TOKYO (AFP) -The Bank of Japan on Wednesday slashed its inflation outlook as plunging oil prices dent efforts to slay years of deflation, but policymakers still boosted their growth forecasts and said the economy was rebounding.
The BoJ, which held off fresh easing measures after a two-day policy meeting, said inflation for the year starting in April would come in at 1.0 per cent, well down from an earlier 1.7 per cent forecast.
But the economy would expand by 2.1 per cent, up from an earlier 1.5 per cent forecast, it said.
The price downgrade underscores how reaching the BoJ’s 2.0 per cent inflation target by early next year looks unlikely, and it may ramp up expectations for another round of monetary easing to kickstart the world’s number three economy.
“We continue to think that policymakers are too sanguine on inflation,” said Marcel Thieliant at Capital Economics.
“The chances of hitting the inflation target are slim without additional monetary stimulus.”
BoJ chief Haruhiko Kuroda insisted that the bank was still on track to reach its goals, and that the BoJ never claimed it would hit its goal in exactly two years.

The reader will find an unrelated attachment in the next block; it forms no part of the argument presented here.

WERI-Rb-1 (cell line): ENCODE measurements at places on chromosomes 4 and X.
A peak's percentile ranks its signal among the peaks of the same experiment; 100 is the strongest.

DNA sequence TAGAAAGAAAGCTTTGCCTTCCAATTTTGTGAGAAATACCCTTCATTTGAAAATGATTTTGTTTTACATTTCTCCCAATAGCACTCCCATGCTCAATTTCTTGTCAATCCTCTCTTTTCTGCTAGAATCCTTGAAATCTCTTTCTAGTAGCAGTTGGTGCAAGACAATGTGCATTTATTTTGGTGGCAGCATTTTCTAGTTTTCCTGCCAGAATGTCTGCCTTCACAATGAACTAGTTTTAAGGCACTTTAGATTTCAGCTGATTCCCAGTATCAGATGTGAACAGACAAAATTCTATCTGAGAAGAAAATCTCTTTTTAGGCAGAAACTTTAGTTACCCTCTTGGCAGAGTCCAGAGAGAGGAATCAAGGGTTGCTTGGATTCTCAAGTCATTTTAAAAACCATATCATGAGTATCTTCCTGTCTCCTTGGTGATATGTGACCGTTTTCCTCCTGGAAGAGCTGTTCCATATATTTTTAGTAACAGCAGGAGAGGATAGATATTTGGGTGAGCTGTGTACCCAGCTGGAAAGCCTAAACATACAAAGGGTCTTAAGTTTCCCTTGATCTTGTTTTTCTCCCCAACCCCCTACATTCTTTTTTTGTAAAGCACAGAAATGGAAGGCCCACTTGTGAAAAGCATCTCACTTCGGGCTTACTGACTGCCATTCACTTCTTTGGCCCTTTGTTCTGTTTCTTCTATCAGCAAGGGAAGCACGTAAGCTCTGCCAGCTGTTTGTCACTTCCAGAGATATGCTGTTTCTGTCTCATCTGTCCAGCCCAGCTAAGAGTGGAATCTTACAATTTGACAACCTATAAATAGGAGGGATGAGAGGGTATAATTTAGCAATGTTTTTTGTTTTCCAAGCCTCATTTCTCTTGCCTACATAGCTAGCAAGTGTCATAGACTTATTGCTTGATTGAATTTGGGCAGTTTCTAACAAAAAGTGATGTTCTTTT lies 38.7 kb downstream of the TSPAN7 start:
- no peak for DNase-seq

The target followed the launch of Prime Minister Shinzo Abe’s growth project, dubbed Abenomics, in early 2013. Observers have widely interpreted the bank’s original deadline as early next year.
“Given the drastic moves in crude oil prices recently, the timing could move forward or backward,” Kuroda told reporters after the bank’s policy meeting.
“We’re saying (the timing) is centred on fiscal 2015, we’re not saying within fiscal 2015,” he added.
Plunging oil prices – they have lost more than half their value from above $100 in June last year – would ultimately benefit resource-poor Japan and give the wider economy a shot in the arm, generating higher prices, Kuroda said.
“For Japan, which imports almost all of its crude oil, the price declines are a positive and will lead to stronger corporate earnings and firms’ real purchasing power,” he said.
The BoJ’s inflation target is a cornerstone of Tokyo’s wider bid to turn around years of tepid growth by generating price rises and prompting firms to boost their hiring and expansion plans.
But a sales tax rise in April slammed the brakes on consumer spending, plunging the economy into recession and throwing the success of Abenomics into question.